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Scenes from the unveiling of the new 280mm "atomic cannons" for newsmen at the Mainz (Germany) Ordnance Depot in October, 1953.

Scenes from the unveiling of the new 280mm "atomic cannons" for newsmen at the Mainz (Germany) Ordnance Depot in October, 1953. (George Penn / ©Stars and Stripes)

MAINZ, Oct. 23 — The Army unveiled two of the first mammoth 280-mm cannons shipped to Europe here today in a dramatic demonstration for German, French and American newsmen at the Mainz Ordnance Depot.

One of the mighty weapons — the Army's largest-caliber artillery pieces having complete mobility — was on stationary display and the other, mounted on its two transporters, was run through its paces. Neither cannon was fired.

Weighing 85 tons when ready to roll, and capable of firing either atomic or conventional 280-mm shells, the huge guns were manned by members of the 868th FA Bn, commanded by Lt Col Richard J. Bestor.

The stationary cannon was placed on display beside three standard pieces of artillery, dwarfing them in comparison.

As the show opened, the mobile cannons roared into the area and the gun crew rushed to meet it and set the weapons up for mock firing.

The highlight of the show was the movement of the guns from carrying into firing position, with Sfe John J., Uselman barking the orders to his crew of eight and reporting to 2d Lt Herbert A. Neanger, "Sir, No. 1 Is ready to fire."

At the next signal, Pfc Leroy Hill, cannoneer standing 20 paces off, pulled the cord simulating firing,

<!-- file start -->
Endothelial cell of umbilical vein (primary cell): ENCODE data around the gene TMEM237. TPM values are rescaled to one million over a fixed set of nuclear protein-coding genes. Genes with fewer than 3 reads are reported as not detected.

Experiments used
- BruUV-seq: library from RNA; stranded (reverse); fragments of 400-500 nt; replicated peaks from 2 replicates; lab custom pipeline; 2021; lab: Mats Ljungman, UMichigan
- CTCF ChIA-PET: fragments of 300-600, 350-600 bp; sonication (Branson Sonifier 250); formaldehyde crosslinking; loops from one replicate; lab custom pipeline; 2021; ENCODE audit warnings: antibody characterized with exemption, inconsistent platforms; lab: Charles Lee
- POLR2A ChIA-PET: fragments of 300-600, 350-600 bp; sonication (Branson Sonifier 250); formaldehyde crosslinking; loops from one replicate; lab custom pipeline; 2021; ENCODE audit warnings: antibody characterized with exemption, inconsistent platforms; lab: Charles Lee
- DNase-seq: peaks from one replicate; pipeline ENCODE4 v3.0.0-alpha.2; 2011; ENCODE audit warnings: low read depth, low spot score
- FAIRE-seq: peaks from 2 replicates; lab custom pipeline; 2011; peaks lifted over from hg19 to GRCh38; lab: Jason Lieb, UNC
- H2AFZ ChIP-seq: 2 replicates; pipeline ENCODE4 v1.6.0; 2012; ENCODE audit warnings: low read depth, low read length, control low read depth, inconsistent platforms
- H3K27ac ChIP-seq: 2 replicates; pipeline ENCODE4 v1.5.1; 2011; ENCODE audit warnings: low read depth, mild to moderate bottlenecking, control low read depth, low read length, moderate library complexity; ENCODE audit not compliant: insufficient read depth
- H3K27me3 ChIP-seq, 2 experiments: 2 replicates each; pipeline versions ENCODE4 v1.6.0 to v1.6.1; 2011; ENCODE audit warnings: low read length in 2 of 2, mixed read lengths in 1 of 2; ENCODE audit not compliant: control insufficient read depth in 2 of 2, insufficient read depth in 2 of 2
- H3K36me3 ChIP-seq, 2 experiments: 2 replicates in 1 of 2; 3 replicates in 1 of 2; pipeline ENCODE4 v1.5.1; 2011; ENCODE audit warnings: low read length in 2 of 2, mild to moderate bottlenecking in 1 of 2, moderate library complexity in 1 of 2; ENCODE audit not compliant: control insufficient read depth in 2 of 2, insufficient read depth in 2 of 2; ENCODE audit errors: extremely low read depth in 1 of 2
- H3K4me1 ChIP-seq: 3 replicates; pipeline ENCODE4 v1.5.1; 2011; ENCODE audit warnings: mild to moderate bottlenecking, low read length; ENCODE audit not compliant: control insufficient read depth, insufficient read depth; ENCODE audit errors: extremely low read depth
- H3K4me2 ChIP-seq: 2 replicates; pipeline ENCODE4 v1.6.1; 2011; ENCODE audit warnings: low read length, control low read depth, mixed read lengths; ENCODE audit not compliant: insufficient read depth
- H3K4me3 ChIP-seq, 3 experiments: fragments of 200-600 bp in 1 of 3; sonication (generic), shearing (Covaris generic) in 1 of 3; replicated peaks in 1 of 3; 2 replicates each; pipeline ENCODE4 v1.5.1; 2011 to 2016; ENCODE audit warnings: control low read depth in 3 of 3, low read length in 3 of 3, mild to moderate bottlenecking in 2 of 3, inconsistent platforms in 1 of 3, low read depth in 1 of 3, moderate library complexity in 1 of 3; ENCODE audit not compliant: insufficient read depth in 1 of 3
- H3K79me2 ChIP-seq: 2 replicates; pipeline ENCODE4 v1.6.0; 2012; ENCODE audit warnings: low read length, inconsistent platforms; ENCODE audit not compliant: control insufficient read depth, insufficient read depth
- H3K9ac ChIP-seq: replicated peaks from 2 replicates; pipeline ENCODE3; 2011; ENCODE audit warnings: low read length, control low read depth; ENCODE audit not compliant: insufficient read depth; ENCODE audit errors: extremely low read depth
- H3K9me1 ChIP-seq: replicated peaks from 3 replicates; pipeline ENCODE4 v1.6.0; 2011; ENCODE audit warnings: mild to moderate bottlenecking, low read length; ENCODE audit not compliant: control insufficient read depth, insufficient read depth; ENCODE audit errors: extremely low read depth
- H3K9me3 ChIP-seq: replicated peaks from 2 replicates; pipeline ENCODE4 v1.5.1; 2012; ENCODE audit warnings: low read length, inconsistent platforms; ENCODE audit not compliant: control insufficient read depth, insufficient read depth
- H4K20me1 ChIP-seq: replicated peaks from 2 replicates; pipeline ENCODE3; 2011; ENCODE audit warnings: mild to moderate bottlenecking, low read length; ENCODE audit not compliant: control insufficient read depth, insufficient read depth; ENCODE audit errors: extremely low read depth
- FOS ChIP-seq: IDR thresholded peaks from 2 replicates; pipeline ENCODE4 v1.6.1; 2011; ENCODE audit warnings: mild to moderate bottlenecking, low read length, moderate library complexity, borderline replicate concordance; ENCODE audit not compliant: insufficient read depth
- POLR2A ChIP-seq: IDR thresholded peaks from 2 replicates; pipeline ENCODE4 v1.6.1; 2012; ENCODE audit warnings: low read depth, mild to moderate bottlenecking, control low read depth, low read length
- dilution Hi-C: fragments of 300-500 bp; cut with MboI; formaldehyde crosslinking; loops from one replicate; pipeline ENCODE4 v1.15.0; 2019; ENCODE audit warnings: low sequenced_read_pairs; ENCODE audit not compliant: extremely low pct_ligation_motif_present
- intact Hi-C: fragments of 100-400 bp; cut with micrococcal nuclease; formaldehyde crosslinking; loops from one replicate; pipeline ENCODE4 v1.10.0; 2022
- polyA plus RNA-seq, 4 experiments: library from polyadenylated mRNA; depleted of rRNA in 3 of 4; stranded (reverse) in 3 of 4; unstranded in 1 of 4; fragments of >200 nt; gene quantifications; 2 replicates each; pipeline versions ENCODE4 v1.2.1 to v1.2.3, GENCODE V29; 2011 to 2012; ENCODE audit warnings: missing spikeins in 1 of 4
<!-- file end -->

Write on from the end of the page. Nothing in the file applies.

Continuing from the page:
After finishing this stint, the gun crew went through its paces time and time again at the request of a swarm of news photographers clustered about them.

The 868th En, which arrived in Europe this month, is the first U.S. unit to come equipped with the guns.

The battalion underwent an intensive program with the guns at Ft. Bragg, N.C., before coming overseas, and many members of the unit observed the guns firing an atomic missile at Frenchman's Flat, Nev., last May.

Concluding today's show, the cannons were put through a series of maneuvers demonstrating their mobility and speed.

The Army said the guns can travel 35 mph on open highways.

The 90-minute demonstration which attracted nearly 200 newsmen and photographers was arranged by Col Robert V. Shinn, chief of the USAREUR public information division, in conjunction with the ordnance division at Heidelberg. Lt Col Robert Lutz, deputy chief of the Mainz Ordnance Depot, conducted the briefing following the welcome extended to members of the press by Col John W. Cave, depot commander.

Other members of the gun crew were Sgt Arthur L. Jacks, a gunner; Cpl Carl J. White, assisting gunner; Plc John F. Coleman, Pfc Joseph Felt, Pfc Troy L, Gulley, Pfc Cecil E. Williams, all cannoneers.

Cpl Eddie E. Harris, Pfc Johnny Whitehead, drivers; Cpl Raymond T. Holz and Pvt Millard A. Tatum, assistant drivers.

Maj Terence W. Huck, executive officer, also was on hand.

A special show followed for Gen Thomas T. Handy, deputy commander-in-chief, U.S. European Command.

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